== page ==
SIFAs showcase excellence in local film


author: ethan butterfield | a&c writer

The awards promise to inspire new local talent to keep production in the province. Photo credit: SIFA Facebook

The awards promise to inspire new local talent to keep production in the province. Photo credit: SIFA Facebook

The Saskatchewan Independent Film Awards are back for their third annual ceremony.

I have the honour of covering the third annual Saskatchewan Independent Film Awards. Now, for those who read my last article about the Oscar previews, I am a huge fan of films and the film industry in general. The thing being, due to annoyances such as the current state of the film tax credit, films just aren’t as prominent as they used to be in our home province.

That is not to say films will always be like this. It is absolutely stunning to see the amount of talent that comes from Saskatchewan. Especially considering the fact that film as a job creator or a tourist attraction in cities like Saskatoon, Regina and Moose Jaw is something that the government just does not want to gamble on. I can say as a fact that people are deeply saddened by this and that these communities have been working incredibly hard to make the realization noticeable. The most potent of these contributions being Regina-based film Wolfcop, which, during its production, helped get the message of change across.

With this out of the way, let us take a look at the nominees for the third annual Saskatchewan Independent Film Awards.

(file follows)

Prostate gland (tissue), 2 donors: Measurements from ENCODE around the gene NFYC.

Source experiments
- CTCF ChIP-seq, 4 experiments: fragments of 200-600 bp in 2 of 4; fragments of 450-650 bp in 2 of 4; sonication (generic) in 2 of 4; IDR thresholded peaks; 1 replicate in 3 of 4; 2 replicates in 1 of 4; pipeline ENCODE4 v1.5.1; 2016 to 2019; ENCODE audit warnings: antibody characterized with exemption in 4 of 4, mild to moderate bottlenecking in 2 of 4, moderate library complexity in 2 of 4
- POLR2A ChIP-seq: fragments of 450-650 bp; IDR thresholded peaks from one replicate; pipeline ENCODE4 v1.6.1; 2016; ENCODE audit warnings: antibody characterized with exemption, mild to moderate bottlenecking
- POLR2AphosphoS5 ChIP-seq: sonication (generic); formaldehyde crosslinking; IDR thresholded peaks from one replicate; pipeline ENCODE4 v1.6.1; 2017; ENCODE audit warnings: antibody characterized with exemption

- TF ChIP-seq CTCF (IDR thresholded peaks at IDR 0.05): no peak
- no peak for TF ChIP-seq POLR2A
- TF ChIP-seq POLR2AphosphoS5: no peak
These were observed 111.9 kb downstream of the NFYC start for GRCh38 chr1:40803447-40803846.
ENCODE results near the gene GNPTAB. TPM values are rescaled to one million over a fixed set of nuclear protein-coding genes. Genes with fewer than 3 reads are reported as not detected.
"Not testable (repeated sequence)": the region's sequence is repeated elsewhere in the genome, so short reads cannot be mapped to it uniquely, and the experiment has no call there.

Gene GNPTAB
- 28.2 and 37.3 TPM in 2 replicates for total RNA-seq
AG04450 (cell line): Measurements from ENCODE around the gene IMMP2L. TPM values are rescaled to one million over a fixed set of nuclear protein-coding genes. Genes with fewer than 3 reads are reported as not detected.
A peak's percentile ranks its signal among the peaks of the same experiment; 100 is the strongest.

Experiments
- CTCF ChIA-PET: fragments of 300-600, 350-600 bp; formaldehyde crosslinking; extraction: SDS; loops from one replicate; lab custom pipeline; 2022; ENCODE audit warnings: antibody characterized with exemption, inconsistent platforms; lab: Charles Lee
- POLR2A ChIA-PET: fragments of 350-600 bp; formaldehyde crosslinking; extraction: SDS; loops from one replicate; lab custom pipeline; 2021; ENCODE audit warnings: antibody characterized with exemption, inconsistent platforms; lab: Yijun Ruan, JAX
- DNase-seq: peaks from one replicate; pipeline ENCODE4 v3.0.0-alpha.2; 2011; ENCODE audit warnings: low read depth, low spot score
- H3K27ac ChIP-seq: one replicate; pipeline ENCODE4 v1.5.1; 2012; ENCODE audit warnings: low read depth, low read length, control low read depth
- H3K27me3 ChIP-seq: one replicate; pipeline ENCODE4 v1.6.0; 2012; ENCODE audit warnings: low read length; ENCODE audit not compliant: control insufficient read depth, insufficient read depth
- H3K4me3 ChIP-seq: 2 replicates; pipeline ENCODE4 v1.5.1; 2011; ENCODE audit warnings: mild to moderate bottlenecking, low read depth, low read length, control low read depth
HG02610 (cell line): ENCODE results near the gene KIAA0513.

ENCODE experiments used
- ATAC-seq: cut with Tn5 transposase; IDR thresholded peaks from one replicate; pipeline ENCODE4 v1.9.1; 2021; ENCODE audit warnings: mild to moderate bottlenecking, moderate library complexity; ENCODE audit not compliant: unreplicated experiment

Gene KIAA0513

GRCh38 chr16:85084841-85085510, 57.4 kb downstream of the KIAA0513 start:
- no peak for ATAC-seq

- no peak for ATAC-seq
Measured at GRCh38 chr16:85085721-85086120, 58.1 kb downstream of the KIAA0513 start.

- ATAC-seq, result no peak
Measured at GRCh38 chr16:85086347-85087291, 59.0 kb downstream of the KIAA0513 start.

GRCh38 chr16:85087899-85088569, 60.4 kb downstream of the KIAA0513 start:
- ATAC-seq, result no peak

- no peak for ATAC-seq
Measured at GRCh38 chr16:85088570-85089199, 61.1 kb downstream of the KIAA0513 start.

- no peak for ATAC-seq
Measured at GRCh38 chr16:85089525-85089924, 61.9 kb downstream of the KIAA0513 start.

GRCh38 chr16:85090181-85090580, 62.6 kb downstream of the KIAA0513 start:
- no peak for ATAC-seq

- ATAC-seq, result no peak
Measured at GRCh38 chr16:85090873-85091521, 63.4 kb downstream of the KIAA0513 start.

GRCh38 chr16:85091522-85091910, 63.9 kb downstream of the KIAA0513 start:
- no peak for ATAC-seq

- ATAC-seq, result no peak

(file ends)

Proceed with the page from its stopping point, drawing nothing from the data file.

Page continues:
For the Best Feature Film, we have titles such as Basic Human Needs, The Land of Rock and Gold, and Regina’s own Patient 62 in the running. Personally, I hope that Patient 62 takes home the trophy, but that’s for obvious, completely unbiased reasons.

Moving along, we have Best Technical Achievement, where The Land of Rock and Gold is nominated once again for musical score. We also have Please Rate Your Experience and SAARI for Director of Photography and Picture and Sound Editing respectively. Assuming that these films have a smaller budget than most, it should be pretty interesting to see the achievements that these incredibly personal projects have managed to bring to life.

Next up is a category that’s a little closer to home, Best Student Film. This includes such films as Dreamers by Kolby Kostyniuk, Time Frame by Joel Kereluke, It’s Good for You by An An, and a familiar title in SAARI by Ella Mikkola. This is probably my favourite category just because it really shows what our generation can bring to the table, bringing the imagination of students to life.

From what I can see, it looks like the competition will be fierce going forward. I am very excited to see the ending results. In the event of sounding cheesy, however, someone may take home the trophy, but everyone will be a winner for making these wonderful pieces of art.

All in all, the field of talent looks like it will make for an incredible show and any film enthusiast worth their salt should definitely check it out. For those hoping to catch the awards in all their glory, they are on Thursday Nov 24 at the Artesian on 13th Avenue. Doors open at 7 p.m., entertainment begins at 7:30 p.m., and the show itself is at 8 p.m. $10 admission at the door.

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